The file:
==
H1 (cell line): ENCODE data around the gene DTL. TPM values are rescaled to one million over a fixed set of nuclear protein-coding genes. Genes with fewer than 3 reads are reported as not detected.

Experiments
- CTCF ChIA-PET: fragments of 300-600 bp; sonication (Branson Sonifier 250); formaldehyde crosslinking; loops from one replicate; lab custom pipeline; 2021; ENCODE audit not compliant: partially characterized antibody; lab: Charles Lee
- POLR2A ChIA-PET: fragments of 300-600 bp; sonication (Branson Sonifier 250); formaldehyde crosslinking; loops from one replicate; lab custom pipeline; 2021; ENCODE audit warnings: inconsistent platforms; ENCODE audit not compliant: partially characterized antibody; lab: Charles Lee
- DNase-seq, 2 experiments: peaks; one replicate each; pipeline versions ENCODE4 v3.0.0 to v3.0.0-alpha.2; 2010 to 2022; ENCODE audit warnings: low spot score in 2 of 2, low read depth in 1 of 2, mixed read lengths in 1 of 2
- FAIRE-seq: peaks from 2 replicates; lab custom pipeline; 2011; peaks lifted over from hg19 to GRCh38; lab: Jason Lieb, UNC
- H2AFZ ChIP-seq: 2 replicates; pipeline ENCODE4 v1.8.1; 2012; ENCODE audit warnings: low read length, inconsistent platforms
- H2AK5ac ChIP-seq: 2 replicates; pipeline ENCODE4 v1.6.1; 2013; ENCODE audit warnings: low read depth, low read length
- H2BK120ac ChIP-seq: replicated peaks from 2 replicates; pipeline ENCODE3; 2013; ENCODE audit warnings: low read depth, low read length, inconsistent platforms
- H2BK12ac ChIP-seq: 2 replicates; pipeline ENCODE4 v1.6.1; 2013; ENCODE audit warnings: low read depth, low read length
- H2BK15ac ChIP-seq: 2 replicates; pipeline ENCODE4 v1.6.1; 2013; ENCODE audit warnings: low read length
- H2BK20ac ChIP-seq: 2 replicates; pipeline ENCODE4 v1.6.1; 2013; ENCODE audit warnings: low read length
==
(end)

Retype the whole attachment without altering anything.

H1 (cell line): ENCODE data around the gene DTL. TPM values are rescaled to one million over a fixed set of nuclear protein-coding genes. Genes with fewer than 3 reads are reported as not detected.

Experiments
- CTCF ChIA-PET: fragments of 300-600 bp; sonication (Branson Sonifier 250); formaldehyde crosslinking; loops from one replicate; lab custom pipeline; 2021; ENCODE audit not compliant: partially characterized antibody; lab: Charles Lee
- POLR2A ChIA-PET: fragments of 300-600 bp; sonication (Branson Sonifier 250); formaldehyde crosslinking; loops from one replicate; lab custom pipeline; 2021; ENCODE audit warnings: inconsistent platforms; ENCODE audit not compliant: partially characterized antibody; lab: Charles Lee
- DNase-seq, 2 experiments: peaks; one replicate each; pipeline versions ENCODE4 v3.0.0 to v3.0.0-alpha.2; 2010 to 2022; ENCODE audit warnings: low spot score in 2 of 2, low read depth in 1 of 2, mixed read lengths in 1 of 2
- FAIRE-seq: peaks from 2 replicates; lab custom pipeline; 2011; peaks lifted over from hg19 to GRCh38; lab: Jason Lieb, UNC
- H2AFZ ChIP-seq: 2 replicates; pipeline ENCODE4 v1.8.1; 2012; ENCODE audit warnings: low read length, inconsistent platforms
- H2AK5ac ChIP-seq: 2 replicates; pipeline ENCODE4 v1.6.1; 2013; ENCODE audit warnings: low read depth, low read length
- H2BK120ac ChIP-seq: replicated peaks from 2 replicates; pipeline ENCODE3; 2013; ENCODE audit warnings: low read depth, low read length, inconsistent platforms
- H2BK12ac ChIP-seq: 2 replicates; pipeline ENCODE4 v1.6.1; 2013; ENCODE audit warnings: low read depth, low read length
- H2BK15ac ChIP-seq: 2 replicates; pipeline ENCODE4 v1.6.1; 2013; ENCODE audit warnings: low read length
- H2BK20ac ChIP-seq: 2 replicates; pipeline ENCODE4 v1.6.1; 2013; ENCODE audit warnings: low read length